Parents in Pinellas and across Florida push for the return of recess

First- and second-graders play at Sexton Elementary School, which has 15-minute recess breaks. The principal is a runner.
First- and second-graders play at Sexton Elementary School, which has 15-minute recess breaks. The principal is a runner.
Published Dec. 12, 2015

Finn Cox would come home from kindergarten with flushed cheeks and blond hair matted with sweat. After nearly an hour of physical education, he exhausted all of his remaining energy on the Shore Acres Elementary playground, scaling equipment and racing down the slide, reveling in the freedom of recess.

Then came first grade.

Not only was P.E. reduced, but recess disappeared from his day.

"He went from loving school to having tears every morning because he missed going outside," said his mother, Stephanie Cox.

From one year to the next, Finn, now 7, went from having 50 minutes of P.E. and 20 minutes of recess every day to just 50 minutes of P.E. three days a week. Recess gave way to indoor "brain breaks" — 20 minutes of physical activity, like dance or yoga, led by the teacher. But that wasn't enough for Finn or his mother.

Now, Cox and other parents are petitioning the Pinellas County School Board and superintendent Mike Grego to bring back recess for all elementary school students — part of a grass roots push that is catching fire across the state, and this month resulted in a bill in the Legislature that would make recess mandatory in Florida.

In Orange County, 1,600 signatures on a pro-recess petition gained the attention of national news networks this year. Lee County's petition has nearly 1,300 signatures, and Osceola County's 700. Polk County parents addressed their petition to every superintendent in the state, gathering 3,000 signatures.

The Pinellas effort, with 2,200 signatures since October, demands 20 minutes of daily, unstructured outdoor recess for elementary students, in addition to five days of P.E. The petition has inspired April Griffin, the School Board chairwoman in neighboring Hillsborough County, to push for more recess in her district as well.

While local districts have responded by offering nonbinding resolutions and recommendations, a Tallahassee legislator filed a bill on Dec. 1 in the Florida House that would require at least 20 consecutive minutes of "supervised, safe, and unstructured free-play recess" every day for students in kindergarten through fifth grade.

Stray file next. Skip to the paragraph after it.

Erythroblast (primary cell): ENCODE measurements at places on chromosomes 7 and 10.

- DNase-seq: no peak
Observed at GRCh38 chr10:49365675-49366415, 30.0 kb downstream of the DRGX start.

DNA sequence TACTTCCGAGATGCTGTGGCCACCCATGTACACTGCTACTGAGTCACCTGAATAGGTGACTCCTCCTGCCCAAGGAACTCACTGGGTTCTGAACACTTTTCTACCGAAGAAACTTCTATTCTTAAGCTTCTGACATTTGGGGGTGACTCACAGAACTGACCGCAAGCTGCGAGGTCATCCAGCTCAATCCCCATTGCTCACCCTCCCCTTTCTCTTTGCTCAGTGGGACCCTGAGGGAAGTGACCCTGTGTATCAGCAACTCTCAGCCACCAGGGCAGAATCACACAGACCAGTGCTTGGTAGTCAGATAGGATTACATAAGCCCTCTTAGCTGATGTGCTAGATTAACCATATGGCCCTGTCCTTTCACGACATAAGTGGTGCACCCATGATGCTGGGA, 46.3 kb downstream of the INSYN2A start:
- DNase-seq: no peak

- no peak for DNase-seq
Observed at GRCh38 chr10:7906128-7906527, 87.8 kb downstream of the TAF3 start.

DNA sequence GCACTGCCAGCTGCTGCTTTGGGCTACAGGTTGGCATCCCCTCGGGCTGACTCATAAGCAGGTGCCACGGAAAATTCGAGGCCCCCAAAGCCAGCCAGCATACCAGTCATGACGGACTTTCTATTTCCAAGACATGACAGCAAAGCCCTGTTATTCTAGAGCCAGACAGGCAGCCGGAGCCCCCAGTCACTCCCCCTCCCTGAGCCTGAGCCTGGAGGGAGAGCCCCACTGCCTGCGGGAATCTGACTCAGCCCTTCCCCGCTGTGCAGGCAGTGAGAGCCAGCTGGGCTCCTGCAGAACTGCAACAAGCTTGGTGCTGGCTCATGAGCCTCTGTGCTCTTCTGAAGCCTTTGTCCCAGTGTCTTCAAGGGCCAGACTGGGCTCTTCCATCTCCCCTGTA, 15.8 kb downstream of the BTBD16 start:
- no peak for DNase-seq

"We're not legislating a curriculum," said state Rep. Rene Plasencia, an Orlando Republican who teaches high school social studies and coaches track and cross country. "What we're doing is we're saying you have to have a basic amount of recess."

• • •

Recess has eroded steadily over the years, elbowed from the school day as the state has ramped up accountability measures.

"The school districts are focused on their overall school grades and their district grades, and recess is not part of their district grades," Plasencia said. "They want the least amount of time away from preparation."

The lawmaker is venturing into what is thought to be uncharted territory. Officials believe his proposal, if approved, would be the first time recess was mandated in Florida. The same may hold true for Pinellas.

"Even in the '90s, you couldn't say that every school in the county had recess," said Pam Moore, Pinellas' associate superintendent of teaching and learning services. She has worked in the district for 43 years.

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As for physical education, the state's standards are straightforward. Since 2008, school boards have been required to provide 150 minutes of P.E. each week for students in kindergarten through fifth grade. The state left it up to districts to divvy up that time.

Pinellas prides itself on requiring certified P.E. teachers to teach physical education for all 150 minutes. Hillsborough employs certified P.E. instructors to teach for 60 minutes a week and lends the remaining 90 minutes to a classroom teacher, usually for recess.